Atomic force microscopy (AFM) analysis
[1–93]ApoA-I was incubated as described above to generate fibrillar aggregates. Following incubation, the whole sample was diluted 10 times using Milli-Q water; 10 μl aliquots of the diluted sample were deposited on freshly cleaved mica and dried under mild vacuum. Tapping mode AFM measurements were performed in air using a Dimension 3100 scanning probe microscope equipped with a G scanning head (maximum scan size 100 μm) and driven by a Nanoscope IIIa controller (Digital Instruments-Bruker AXS GmbH, Karlsruhe, Germany). Images were acquired in tapping mode in air using single beam uncoated silicon cantilevers (type OMCL-AC160TS, Olympus, Tokyo, Japan). The drive frequency was typically 300 kHz and the scan rate was between 0.8 and 1.0 Hz. The size of aggregates was measured from the heights in cross-section in the topographic AFM images.
Proteins under test (100 μg) were labelled with 1 mCi carrier-free Na125I (Amersham; GE Healthcare Bio-Sciences AB, Uppsala, Sweden) using Iodobeads (Pierce), according to the manufacturer’s instructions. Labelled proteins were desalted on PD10 columns (Amersham) equilibrated in PBS. The specific activity was about 1.5 μCi/μg. Cells were seeded in 24-well plates at a density of 5 × 104/well. After 24 hrs, 200 μl of binding buffer (25 mM Hepes, pH 7.5, 1 mg/ml bovine serum albumin in DMEM), containing increasing concentrations of the labelled protein under test, were added to the cells. Following 2 hrs incubation at 4°C, cells were washed three times with PBS containing 0.1% bovine serum albumin. Bound radioactivity (total binding) was removed by treating cells with 0.7 ml of cold 0.6 M NaCl in PBS for 2 min. on ice and measured with a γ counter (Packard Instrument Co. Inc., Meriden, CT, USA). Non-specific binding was determined by incubating the cells with the labelled protein in the presence of a 40-fold molar excess of the unlabelled protein. Specific binding was calculated by subtracting non-specific binding from total binding. Affinity constant values (Kd) were calculated according to the Scatchard equation.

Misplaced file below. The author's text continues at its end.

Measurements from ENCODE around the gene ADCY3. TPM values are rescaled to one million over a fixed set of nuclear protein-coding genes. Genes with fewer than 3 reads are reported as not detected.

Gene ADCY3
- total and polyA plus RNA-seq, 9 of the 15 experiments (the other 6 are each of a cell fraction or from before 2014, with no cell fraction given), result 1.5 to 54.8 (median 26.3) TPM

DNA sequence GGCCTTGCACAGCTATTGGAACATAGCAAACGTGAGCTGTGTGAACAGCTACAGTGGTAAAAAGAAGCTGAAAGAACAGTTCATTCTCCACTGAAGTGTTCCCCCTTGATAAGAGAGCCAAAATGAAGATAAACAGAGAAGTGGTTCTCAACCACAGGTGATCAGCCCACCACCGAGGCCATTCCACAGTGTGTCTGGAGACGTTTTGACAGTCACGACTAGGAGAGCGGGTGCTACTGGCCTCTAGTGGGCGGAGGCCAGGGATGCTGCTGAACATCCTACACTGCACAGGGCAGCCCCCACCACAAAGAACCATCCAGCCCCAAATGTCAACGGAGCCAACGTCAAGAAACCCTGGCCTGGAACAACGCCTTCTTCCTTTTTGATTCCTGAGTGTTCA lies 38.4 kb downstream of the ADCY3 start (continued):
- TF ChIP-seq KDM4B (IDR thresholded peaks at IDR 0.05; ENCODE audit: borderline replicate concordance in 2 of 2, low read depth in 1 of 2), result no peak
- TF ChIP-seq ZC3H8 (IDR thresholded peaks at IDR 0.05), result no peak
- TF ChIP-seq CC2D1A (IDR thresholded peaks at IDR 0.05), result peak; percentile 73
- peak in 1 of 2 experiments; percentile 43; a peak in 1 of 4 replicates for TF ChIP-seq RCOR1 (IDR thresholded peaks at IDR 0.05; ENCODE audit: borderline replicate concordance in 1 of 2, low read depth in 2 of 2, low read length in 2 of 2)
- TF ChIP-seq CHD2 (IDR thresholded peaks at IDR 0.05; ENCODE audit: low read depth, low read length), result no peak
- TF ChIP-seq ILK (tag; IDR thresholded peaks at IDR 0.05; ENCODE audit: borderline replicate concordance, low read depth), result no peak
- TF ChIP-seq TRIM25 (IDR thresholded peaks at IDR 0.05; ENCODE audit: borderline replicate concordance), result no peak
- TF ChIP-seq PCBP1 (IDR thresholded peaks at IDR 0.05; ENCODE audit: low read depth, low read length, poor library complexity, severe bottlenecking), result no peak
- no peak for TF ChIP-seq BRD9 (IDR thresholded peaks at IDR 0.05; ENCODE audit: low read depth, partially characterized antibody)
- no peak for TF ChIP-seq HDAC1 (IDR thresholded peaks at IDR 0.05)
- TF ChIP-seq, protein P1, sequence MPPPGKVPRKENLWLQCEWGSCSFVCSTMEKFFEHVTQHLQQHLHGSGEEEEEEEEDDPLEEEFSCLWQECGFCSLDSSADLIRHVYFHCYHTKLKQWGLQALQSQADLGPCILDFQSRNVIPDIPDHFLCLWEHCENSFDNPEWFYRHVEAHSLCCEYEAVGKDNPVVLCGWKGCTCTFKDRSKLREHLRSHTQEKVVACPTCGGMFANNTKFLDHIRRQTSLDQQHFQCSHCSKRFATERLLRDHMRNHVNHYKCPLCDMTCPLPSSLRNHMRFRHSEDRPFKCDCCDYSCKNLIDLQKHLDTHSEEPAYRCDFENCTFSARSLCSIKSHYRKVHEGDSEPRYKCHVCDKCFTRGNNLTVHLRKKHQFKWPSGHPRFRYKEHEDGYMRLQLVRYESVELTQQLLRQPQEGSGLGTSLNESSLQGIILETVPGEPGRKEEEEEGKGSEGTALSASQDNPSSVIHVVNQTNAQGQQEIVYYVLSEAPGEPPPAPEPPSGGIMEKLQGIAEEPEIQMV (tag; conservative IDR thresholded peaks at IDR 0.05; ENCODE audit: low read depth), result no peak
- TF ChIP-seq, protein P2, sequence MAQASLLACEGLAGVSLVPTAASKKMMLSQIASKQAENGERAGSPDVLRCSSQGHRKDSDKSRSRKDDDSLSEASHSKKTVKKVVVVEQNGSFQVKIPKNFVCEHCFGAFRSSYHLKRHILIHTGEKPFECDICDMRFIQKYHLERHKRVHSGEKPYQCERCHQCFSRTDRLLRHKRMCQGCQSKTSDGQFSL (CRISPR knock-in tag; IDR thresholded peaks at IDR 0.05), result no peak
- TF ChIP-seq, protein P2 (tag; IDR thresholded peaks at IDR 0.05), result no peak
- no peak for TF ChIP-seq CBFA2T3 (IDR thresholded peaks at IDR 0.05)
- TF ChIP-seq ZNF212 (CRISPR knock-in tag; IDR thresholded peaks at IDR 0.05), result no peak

Cells were seeded in 96-well plates (100 μl/well) at a density of 5 × 103/well. After 24 hrs, [1–93]ApoA-I, dissolved in 12 mM sodium phosphate buffer, pH 6.4 (1 mg/ml) and centrifuged to remove insoluble material, was added to the medium to a final concentration of 5 or 10 μM. To test fibrillar aggregates, [1–93]ApoA-I was incubated as described above, and insoluble species were resuspended in cell medium at a final concentration of 5 or 10 μM and added to the cells. Cells were then grown for 72 hrs at 37°C. Cell viability was assessed by the 3-(4,5-dimethylthiazol-2-yl)-2,5-diphenyltetrazolium bromide (MTT) assay. MTT reagent, dissolved in DMEM without phenol red (Sigma-Aldrich), was added to the cells (100 μl/well) to a final concentration of 0.5 mg/ml. After 4 hrs at 37°C, the culture medium was removed and the resulting formazan salts were dissolved by the addition of isopropanol containing 0.1 N HCl (100 μl/well). Absorbance values of blue formazan were determined at 570 nm using an automatic plate reader (Microbeta Wallac 1420, Perkin Elmer). Cell survival was expressed as the percentage of viable cells in the presence of the protein under test, with respect to control cells grown in the absence of the protein. The occurrence of plasma membrane damage was determined by measuring the release of lactate dehydrogenase (LDH) in the culture medium .